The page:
Journal of International Relations, European, Economic and Social Studies
program (PfP) and was even a party to a permanent Joint Council with NATO (Rontoyanni 2002). Moreover, when the UN-declared no-fly zone over Bosnia and the arms embargo on former Yugoslavia was imposed, the Yeltsin government was engaged to exert pressure on Belgrade in order to stop the bloodshed in Sarajevo in 1994 (Miller and Kagan 1997). In sum, Moscow was willing to join Europe in Europe’s terms, which were clearly not always to its liking. But, Europe was shutting the door. Time and again, final resolutions on the future of Europe occurred without consultation with Moscow, starting from the Dayton agreements. Time and again, during the 1990s Russian objections were raised against territorial revisionism and the consolidation of a, so called, ”Euro-Atlantic” security architecture. And Moscow’s objections were well founded. It should be remembered that the Euro-Atlantic architecture was an offspring of the Cold War, that is, an alliance whose foundational principle was best encapsulated in the words of the first NATO Secretary General, Lord Ismay, who famously stated that the organization’s goal was “to keep the Russians out, the Americans in, and the Germans down.” Following the end of the Cold War, the emergence of the USA as the sole superpower, the re-unification of Germany, the expansion of the EU in the Baltic States and Central Eastern Europe, combined with the tendency to exclude Moscow from the negotiating table, Lord Ismay’s dictum was now revised: from Moscow’s point of view, the consolidation of a Euro-Atlantic architecture meant keeping Russia both down and out. Thus for most of the 1990s Russia used its Cold War inheritance, namely its preeminence in the UN Security Council, attempting to safeguard its traditional veto in global governance. But, during the 1990s, Russian objections were met in Brussels with a condescending manner: as Moscow was experiencing traumatic confrontations in the Caucasus, as the former superpower came close to an economic meltdown, Moscow could do nothing more than protest NATO expansion – in a parallel course with the EU – in Central Eastern Europe and the Baltic States. Moreover, Moscow’s repeated objections against “humanitarian intervention” in 1999 were simply inconsequential. By all accounts, Russia appeared as a second-rate power of no particular consequence in the Balkans, the Caucasus, the Caspian Basin and, perhaps, beyond.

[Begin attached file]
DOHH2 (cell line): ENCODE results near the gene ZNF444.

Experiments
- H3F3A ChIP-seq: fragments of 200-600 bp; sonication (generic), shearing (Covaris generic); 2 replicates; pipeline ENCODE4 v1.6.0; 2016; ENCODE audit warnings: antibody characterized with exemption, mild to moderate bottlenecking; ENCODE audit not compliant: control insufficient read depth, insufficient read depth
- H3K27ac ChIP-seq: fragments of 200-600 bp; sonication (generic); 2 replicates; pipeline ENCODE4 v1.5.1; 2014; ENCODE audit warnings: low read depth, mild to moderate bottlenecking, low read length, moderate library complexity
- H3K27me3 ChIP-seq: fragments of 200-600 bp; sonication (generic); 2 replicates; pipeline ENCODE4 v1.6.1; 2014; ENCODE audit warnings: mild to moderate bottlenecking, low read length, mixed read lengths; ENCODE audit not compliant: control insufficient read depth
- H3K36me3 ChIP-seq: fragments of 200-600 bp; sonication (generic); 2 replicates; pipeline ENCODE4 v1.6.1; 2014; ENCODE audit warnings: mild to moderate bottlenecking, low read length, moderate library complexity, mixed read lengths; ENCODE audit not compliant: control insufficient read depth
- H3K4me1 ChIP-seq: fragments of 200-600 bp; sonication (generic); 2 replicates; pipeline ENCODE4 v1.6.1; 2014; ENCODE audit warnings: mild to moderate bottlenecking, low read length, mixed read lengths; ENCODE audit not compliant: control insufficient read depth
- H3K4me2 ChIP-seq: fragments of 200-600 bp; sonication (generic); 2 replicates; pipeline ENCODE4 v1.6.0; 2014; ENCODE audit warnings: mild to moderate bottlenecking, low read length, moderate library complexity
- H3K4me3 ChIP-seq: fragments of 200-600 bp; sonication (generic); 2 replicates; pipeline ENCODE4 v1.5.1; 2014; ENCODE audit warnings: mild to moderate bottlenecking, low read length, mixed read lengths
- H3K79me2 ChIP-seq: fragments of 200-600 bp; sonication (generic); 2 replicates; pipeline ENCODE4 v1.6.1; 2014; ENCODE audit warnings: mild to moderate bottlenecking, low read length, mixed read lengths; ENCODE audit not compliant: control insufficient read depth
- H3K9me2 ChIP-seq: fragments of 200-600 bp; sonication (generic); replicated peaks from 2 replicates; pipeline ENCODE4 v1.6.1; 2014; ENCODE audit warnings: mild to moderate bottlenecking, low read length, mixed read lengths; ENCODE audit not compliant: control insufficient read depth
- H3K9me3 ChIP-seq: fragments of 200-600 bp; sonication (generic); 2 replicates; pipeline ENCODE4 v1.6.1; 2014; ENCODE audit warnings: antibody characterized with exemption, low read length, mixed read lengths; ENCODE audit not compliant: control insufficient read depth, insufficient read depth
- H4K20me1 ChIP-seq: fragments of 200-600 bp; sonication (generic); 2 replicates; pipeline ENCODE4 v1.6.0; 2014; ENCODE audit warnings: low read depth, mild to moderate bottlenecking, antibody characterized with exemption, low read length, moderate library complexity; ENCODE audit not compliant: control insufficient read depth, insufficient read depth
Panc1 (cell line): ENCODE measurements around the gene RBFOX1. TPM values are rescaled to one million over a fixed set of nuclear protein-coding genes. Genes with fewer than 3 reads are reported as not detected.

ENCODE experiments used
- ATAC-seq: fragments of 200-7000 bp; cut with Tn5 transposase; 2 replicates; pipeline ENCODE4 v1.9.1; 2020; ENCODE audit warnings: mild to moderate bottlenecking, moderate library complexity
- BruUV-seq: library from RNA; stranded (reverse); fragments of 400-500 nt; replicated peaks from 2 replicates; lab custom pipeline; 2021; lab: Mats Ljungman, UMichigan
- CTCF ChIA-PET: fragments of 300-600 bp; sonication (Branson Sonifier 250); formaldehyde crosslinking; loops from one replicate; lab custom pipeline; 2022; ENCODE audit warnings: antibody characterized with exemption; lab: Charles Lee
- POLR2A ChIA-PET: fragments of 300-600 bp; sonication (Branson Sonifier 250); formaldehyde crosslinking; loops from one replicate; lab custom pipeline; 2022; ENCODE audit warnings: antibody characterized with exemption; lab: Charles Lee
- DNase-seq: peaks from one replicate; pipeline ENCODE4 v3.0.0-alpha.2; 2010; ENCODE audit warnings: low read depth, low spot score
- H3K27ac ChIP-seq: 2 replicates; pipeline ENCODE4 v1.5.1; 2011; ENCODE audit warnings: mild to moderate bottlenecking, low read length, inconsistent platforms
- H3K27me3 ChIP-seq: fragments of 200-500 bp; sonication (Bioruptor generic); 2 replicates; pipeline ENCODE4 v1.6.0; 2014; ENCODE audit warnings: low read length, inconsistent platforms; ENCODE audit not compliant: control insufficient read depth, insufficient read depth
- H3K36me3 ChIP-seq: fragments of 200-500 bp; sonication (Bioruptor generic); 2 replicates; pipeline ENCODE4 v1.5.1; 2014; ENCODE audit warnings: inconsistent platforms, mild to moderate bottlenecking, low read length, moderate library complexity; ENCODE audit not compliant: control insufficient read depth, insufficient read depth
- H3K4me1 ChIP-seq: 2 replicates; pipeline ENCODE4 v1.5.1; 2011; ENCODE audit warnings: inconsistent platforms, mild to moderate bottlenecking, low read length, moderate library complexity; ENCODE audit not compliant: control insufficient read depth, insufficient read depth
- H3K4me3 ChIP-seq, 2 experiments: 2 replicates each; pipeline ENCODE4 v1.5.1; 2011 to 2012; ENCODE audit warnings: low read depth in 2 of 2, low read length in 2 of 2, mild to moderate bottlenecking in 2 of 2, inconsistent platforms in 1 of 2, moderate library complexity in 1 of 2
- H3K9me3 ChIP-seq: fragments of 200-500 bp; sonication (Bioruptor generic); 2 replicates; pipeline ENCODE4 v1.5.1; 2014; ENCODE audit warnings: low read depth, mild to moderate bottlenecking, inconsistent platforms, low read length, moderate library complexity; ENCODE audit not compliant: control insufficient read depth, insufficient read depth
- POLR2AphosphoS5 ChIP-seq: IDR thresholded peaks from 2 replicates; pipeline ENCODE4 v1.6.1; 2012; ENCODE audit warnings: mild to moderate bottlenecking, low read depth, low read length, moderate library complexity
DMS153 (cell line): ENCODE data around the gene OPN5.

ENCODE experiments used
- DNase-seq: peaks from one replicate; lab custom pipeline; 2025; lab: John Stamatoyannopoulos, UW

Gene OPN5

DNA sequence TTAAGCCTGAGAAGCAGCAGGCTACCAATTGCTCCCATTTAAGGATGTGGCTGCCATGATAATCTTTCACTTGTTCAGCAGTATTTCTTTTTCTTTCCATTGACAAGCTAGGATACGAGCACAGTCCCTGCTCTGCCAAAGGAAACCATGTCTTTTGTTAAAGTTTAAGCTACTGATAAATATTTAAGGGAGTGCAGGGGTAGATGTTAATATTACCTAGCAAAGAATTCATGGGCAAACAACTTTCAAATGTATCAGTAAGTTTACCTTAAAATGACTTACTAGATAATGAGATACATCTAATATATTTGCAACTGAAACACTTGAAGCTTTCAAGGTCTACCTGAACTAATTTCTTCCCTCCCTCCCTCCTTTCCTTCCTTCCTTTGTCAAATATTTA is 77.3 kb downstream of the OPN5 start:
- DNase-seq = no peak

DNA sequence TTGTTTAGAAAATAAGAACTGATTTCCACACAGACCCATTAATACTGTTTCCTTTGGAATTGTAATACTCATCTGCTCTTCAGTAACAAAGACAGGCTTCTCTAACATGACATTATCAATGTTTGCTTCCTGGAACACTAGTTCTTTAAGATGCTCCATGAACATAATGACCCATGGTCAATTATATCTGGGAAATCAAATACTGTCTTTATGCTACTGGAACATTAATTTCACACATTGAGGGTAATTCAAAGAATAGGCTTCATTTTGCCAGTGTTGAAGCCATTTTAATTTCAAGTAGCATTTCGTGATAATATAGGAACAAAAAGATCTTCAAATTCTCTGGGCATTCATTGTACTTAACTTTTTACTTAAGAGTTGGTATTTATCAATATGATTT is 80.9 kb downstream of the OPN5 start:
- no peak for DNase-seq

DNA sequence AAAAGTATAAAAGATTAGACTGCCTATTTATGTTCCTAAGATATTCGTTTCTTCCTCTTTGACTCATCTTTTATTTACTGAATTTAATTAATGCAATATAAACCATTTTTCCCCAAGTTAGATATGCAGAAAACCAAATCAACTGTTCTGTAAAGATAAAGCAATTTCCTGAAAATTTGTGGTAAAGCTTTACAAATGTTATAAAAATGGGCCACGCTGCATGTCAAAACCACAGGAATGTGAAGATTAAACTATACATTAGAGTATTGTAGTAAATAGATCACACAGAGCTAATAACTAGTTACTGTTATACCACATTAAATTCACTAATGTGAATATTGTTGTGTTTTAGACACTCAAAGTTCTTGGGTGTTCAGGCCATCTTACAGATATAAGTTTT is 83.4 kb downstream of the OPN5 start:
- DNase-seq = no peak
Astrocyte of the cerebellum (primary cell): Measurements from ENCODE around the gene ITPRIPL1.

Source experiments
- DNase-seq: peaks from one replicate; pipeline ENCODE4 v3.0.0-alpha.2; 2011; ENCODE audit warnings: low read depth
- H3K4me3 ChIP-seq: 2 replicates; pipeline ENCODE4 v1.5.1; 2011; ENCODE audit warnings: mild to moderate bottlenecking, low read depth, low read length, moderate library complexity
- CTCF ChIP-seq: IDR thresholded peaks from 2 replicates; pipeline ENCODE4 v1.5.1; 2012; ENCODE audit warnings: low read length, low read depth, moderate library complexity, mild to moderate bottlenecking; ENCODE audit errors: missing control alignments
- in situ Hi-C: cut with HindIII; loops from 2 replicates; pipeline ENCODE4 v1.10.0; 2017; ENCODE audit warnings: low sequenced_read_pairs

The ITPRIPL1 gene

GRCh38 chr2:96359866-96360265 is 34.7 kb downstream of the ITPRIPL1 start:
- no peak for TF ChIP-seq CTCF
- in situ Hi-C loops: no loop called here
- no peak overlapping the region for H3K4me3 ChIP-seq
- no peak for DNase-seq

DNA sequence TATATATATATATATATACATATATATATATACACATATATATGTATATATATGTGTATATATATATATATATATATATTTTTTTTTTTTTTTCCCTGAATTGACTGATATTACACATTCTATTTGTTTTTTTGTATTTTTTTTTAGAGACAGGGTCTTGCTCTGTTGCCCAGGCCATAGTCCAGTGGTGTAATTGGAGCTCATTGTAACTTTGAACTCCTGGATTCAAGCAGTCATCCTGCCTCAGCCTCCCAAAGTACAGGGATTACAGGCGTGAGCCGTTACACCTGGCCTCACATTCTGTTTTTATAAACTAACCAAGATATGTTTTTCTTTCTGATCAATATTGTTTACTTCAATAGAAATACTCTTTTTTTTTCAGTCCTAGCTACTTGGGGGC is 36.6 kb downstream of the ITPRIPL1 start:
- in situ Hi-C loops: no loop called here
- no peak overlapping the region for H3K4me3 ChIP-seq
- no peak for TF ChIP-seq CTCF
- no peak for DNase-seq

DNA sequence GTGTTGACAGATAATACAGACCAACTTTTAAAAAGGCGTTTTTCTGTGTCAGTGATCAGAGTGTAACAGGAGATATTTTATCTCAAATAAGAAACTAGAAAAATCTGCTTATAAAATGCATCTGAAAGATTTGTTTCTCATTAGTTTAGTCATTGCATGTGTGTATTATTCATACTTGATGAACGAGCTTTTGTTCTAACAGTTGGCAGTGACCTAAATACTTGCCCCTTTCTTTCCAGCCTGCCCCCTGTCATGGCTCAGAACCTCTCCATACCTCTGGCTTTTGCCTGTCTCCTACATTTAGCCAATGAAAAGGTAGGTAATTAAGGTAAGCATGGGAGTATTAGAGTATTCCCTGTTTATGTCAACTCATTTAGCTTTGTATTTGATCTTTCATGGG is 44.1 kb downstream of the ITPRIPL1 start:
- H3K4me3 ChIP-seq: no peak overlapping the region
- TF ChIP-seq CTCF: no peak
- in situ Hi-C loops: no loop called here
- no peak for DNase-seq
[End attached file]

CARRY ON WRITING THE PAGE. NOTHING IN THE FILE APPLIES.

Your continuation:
Turkey on the European doorstep
Published on Feb 16, 2012
A Publication based on the International Conference organised at the European Parliament/Brussels by Dr. ELENI THEOCHAROUS, Member of the Eu...